Crypto ads in India will need come with a ‘high risk’ disclaimer from April 1

Crypto ads in India will need come with a ‘high risk’ disclaimer from April 1
CoinSwitch Kuber ad starring Ranveer SinghCoinSwitch/YouTube screenshot
  • The Advertising Standards Council of India (ASCI) has set new guidelines for crypto ads in the country.
  • Cryptocurrency exchanges had been advertising widely since the Indian Premier League cricketing event last year.
  • Politicians, experts and even the country’s central bank have noted several issues with these ads.
The Advertising Standards Council of India (ASCI), a self regulatory industry body that sets standards for advertising in India, has announced new regulations for ads related to crypto in the country, effective from April.

Under the new standards, crypto exchanges and other firms running ads around ‘virtual digital assets’ will have to carry a disclaimer warning viewers that these assets can be “highly risky”.

Crypto products and NFTs are unregulated and can be highly risky. There may be no regulatory recourse for any loss from such transactions.

Disclaimer warning text to be shown with every crypto ad

Cryptos are high risk investments

The ASCI noted that advertising of crypto products has been “very aggressive” in the past few months, and that several of these advertisements “do not adequately disclose the risks” associated with investing in cryptocurrencies.

This is an issue that politicians, experts and even officials from the country’s central bank, the Reserve Bank of India (RBI), have raised in the past.

“They [cryptocurrencies] will undermine RBI’s ability to deal with issues related to financial stability. I think it is my duty to tell investors that when they are investing in cryptocurrencies, they should keep in mind that they are investing at their own risk,” RBI Governor, Shaktikanta Das, said on February 11.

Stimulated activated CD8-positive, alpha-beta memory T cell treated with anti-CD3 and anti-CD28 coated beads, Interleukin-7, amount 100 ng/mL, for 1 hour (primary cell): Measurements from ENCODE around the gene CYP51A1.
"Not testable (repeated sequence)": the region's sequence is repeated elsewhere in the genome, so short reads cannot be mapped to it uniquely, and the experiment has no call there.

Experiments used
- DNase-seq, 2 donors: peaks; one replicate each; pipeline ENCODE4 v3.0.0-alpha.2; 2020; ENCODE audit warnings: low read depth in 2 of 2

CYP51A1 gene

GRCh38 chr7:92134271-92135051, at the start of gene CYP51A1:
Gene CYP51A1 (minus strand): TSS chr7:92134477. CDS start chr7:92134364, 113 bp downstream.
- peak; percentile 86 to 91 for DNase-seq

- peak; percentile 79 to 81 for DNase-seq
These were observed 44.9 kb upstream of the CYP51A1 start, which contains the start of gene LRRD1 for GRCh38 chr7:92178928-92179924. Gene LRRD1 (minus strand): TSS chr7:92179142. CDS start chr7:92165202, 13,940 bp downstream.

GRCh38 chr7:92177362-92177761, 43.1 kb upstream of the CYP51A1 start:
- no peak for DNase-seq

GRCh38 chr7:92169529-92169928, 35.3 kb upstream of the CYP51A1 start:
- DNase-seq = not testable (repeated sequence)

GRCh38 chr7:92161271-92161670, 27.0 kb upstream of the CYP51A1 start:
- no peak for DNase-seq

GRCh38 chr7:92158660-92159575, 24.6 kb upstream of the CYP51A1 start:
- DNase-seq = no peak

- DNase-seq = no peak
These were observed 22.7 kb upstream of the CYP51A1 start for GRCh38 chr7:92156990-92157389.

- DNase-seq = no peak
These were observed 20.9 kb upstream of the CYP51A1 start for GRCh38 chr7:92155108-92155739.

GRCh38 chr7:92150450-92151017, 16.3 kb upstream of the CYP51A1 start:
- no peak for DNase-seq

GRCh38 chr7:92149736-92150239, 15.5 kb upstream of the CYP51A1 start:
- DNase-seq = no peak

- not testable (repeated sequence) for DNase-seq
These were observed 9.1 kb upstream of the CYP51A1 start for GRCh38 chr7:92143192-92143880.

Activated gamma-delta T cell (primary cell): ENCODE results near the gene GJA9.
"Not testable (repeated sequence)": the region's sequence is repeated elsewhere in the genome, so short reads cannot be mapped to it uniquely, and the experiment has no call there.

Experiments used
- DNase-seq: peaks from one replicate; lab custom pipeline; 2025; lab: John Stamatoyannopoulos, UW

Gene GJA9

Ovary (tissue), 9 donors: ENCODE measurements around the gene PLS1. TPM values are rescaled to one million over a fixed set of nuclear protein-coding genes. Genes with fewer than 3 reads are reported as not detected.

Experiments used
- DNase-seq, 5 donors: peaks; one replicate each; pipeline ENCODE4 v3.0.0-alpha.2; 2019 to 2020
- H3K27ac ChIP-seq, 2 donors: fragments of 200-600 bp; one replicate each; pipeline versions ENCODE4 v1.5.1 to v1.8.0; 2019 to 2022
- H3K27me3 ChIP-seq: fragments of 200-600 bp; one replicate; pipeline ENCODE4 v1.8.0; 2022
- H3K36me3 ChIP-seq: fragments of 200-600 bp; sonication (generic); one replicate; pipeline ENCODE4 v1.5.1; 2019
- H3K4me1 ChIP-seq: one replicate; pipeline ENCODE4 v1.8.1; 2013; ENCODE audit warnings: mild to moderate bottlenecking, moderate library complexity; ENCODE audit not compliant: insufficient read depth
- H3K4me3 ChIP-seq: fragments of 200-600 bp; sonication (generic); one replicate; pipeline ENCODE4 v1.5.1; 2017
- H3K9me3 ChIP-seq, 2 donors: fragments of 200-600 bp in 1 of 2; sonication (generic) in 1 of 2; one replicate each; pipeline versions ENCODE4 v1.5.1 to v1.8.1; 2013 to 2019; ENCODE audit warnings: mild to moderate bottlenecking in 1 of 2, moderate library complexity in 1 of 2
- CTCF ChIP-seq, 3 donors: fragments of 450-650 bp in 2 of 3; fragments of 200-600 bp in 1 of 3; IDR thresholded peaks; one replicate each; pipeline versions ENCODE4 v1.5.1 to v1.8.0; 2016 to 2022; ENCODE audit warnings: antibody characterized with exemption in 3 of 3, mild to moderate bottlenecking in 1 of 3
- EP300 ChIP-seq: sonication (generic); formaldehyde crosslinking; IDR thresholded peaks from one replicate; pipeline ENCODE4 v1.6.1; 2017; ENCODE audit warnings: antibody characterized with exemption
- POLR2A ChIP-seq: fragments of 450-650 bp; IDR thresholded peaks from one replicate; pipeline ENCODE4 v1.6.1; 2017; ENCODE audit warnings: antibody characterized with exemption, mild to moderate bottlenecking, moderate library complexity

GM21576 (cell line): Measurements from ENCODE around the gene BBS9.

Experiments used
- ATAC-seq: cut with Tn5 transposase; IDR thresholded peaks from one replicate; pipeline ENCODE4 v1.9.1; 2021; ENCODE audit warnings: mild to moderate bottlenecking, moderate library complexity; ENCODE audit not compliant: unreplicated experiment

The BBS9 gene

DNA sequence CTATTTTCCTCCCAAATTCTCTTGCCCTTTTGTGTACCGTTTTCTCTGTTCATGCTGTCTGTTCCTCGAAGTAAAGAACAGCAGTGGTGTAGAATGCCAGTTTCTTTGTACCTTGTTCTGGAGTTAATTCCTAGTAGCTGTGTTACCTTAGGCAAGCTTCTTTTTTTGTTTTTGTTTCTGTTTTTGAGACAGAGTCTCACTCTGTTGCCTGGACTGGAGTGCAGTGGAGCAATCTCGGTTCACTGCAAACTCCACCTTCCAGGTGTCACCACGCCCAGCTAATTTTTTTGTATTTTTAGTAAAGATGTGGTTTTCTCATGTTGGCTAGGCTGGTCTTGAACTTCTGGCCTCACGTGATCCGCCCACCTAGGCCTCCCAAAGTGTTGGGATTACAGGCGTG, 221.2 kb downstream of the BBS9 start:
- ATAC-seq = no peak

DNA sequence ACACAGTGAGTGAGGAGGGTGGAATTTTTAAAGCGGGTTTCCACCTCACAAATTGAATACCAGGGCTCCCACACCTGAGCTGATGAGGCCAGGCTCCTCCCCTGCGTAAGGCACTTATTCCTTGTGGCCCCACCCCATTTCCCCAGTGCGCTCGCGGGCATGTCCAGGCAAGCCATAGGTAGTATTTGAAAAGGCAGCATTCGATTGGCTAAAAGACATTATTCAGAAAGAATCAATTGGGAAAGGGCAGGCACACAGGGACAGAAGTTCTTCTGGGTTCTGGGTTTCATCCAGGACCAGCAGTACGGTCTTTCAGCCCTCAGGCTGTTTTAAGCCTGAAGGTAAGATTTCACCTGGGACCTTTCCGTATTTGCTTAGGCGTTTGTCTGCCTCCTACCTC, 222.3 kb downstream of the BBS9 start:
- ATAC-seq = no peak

“They should keep in mind that these cryptocurrencies have no underlying value,” he added, while likening the frenzy around cryptos to the Tulip Mania of the 17th century.

Crypto ads had also been brought in question in a Parliamentary Committee hearing in January this year. Crypto exchanges, including WazirX, CoinDCX and CoinSwitch Kuber, had withdrawn their advertisements from TV last year, after experts pointed out that they are aiding the frenzy around crypto without informing users of the risks associated with such investments.

The VDA industry is supportive of all efforts towards investor protection, however, there are nuances that need to be addressed as the space is ever-evolving. We will continue to work together with ASCI and other stakeholders to refine them further.

Statement by Ashish Singhal, the founder and CEO of Indian crypto exchange CoinSwitch

What are ASCI’s new guidelines?

As part of the ASCI’s guidelines, print ads about crypto will need to give the disclaimer at least one fifth of the advertising space at the bottom of the ad in an easy to read font and against a plain background. On videos, the disclaimer has to be placed at the end of the ad and against plain backgrounds. The voice over must accompany the disclaimer text as well, similar to ads about mutual funds and insurance schemes.